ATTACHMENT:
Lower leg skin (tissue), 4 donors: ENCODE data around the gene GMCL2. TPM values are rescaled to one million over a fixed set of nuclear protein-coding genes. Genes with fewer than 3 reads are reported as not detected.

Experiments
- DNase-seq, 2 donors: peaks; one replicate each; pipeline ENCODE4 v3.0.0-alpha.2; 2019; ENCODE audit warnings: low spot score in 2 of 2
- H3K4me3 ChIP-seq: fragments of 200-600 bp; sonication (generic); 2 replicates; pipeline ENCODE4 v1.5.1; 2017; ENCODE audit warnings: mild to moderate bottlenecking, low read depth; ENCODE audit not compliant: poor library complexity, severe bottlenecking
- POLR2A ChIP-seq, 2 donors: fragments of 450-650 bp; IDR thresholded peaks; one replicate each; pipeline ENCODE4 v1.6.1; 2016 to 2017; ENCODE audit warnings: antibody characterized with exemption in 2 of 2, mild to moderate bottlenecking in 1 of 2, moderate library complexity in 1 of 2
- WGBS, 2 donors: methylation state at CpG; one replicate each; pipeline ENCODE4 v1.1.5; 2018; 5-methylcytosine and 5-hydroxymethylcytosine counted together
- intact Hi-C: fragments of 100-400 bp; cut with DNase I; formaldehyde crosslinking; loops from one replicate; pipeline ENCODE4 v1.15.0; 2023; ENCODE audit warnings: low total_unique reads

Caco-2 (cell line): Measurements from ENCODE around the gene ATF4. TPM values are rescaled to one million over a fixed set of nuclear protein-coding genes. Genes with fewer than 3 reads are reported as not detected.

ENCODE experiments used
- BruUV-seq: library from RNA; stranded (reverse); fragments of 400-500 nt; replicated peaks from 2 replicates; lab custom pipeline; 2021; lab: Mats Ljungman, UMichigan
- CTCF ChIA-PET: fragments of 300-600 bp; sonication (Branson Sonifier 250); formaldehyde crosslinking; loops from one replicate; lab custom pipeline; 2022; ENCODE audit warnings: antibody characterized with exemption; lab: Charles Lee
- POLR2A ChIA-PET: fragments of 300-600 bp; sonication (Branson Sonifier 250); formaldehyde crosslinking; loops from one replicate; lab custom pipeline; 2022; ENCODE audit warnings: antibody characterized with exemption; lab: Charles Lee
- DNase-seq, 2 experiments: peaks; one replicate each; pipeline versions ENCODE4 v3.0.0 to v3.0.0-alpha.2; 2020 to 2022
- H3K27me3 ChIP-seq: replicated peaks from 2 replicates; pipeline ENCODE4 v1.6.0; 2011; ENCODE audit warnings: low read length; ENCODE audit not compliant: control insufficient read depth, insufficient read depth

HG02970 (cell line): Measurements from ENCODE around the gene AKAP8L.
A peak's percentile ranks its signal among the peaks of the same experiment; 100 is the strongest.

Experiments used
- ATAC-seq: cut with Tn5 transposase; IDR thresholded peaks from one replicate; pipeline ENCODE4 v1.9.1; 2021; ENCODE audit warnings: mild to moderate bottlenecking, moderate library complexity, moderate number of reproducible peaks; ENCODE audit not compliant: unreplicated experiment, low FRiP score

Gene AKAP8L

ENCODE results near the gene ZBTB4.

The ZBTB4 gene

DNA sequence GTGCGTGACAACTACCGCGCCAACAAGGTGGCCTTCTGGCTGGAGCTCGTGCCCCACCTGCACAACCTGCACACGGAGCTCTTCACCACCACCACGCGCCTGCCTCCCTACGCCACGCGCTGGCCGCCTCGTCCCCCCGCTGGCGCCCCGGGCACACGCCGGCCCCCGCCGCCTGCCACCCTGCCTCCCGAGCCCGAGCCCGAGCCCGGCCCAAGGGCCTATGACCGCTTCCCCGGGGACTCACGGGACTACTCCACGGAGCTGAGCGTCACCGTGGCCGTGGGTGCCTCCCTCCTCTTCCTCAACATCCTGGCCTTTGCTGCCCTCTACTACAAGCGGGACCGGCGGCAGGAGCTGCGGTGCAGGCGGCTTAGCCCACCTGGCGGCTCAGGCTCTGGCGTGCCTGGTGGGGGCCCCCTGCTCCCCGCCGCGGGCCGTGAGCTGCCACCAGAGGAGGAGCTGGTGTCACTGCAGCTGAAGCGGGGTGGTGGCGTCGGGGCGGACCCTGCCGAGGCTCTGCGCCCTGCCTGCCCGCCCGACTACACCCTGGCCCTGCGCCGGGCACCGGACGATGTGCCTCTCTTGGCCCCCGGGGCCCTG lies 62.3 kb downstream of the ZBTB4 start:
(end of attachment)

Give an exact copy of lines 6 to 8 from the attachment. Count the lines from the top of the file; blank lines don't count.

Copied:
- WGBS, 2 donors: methylation state at CpG; one replicate each; pipeline ENCODE4 v1.1.5; 2018; 5-methylcytosine and 5-hydroxymethylcytosine counted together
- intact Hi-C: fragments of 100-400 bp; cut with DNase I; formaldehyde crosslinking; loops from one replicate; pipeline ENCODE4 v1.15.0; 2023; ENCODE audit warnings: low total_unique reads

Caco-2 (cell line): Measurements from ENCODE around the gene ATF4. TPM values are rescaled to one million over a fixed set of nuclear protein-coding genes. Genes with fewer than 3 reads are reported as not detected.